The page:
Screening on Prime, this Wednesday, May 22, as part of the Prime Rocks series, The Exponents – the documentary – takes a look at The Exponents – the band. Starting off back when they were The Dance Exponents. Commissioned to help celebrate the band’s 30th anniversary it’s a very fine TV documentary feature – the 60 minute film gathers a lot of great footage, offers new interviews and fresh perspectives.
And if does one thing very well – one very important thing too – it makes a case for The Exponents as one of New Zealand’s great bands; for Jordan Luck too as one of the country’s great pop songwriters.
Those early gigs from the days at the Hillsborough Tavern; Jim Wilson calling up Mike Chunn and telling him to take a punt; the band’s debut single is Victoria, an enduring hit and concert favourite to this day.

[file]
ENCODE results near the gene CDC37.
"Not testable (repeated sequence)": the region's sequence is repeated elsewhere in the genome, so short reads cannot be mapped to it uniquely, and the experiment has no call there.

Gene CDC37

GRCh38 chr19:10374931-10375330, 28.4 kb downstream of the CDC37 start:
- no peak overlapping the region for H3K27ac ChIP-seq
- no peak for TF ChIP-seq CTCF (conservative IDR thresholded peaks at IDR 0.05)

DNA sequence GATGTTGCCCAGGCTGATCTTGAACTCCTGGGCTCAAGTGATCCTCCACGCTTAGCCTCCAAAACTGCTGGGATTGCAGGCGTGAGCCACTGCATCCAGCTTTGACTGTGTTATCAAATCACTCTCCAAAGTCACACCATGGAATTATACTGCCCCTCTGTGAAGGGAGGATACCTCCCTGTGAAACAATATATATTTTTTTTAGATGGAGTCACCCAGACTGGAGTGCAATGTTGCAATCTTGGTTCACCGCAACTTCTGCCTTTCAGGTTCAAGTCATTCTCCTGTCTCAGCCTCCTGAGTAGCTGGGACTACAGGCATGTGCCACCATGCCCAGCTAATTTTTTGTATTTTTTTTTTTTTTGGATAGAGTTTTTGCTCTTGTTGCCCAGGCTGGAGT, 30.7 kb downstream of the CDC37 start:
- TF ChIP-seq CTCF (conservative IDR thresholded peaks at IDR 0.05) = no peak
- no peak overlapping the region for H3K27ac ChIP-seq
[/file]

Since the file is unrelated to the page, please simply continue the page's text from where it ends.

From there Luck pours out songs at an incredible clip, great pop songs, smart, sharp, with hooks galore.
There was a hint of Aussie pub-rock, there was a bit of the new romantic and new wave music of the time, there was something distinctly Kiwi about the sound overall, the lyrics particularly – these very fine story-songs are part of the fabric.
The band heads to Aussie, then back to New Zealand, then there’s the trip to the UK, the rebrand to – simply – The Exponents. It’s been that way ever since. The band nearly breaks up, fires members, has others leave, or threaten to, has a band member die, then Jordan gets on another great run of songwriting and new classics pour from the pen, are drizzled out from the stage.
Sporadic reunions make way for perennial summer holiday shows – and the band keeps on delivering.
There’s plenty of in-house rumbles – and we get the scoop here. We also get the plug, obviously. There’s a new Greatest Hits album and a brand new release that has the band finally getting around to recording some of the earliest material, cast-offs from back in the Dance Exponents days.
It’s a good story. About a very good band.
It’s essential viewing. Be sure to tune in this Wednesday. You’ll love it. It’s as good as a one-hour TV documentary about The Exponents could be. And then it’s a little bit better, even, than I was expecting. Set your recorder up; it’s a keeper.